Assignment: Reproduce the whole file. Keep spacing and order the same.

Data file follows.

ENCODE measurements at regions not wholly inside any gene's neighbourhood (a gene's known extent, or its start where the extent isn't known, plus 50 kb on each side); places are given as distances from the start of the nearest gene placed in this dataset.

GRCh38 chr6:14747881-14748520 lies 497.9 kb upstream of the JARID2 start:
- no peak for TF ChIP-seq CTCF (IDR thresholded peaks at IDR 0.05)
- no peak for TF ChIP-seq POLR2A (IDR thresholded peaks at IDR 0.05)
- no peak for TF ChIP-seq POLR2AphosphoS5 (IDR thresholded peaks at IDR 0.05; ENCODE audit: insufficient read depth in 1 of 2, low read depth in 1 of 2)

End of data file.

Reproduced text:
ENCODE measurements at regions not wholly inside any gene's neighbourhood (a gene's known extent, or its start where the extent isn't known, plus 50 kb on each side); places are given as distances from the start of the nearest gene placed in this dataset.

GRCh38 chr6:14747881-14748520 lies 497.9 kb upstream of the JARID2 start:
- no peak for TF ChIP-seq CTCF (IDR thresholded peaks at IDR 0.05)
- no peak for TF ChIP-seq POLR2A (IDR thresholded peaks at IDR 0.05)
- no peak for TF ChIP-seq POLR2AphosphoS5 (IDR thresholded peaks at IDR 0.05; ENCODE audit: insufficient read depth in 1 of 2, low read depth in 1 of 2)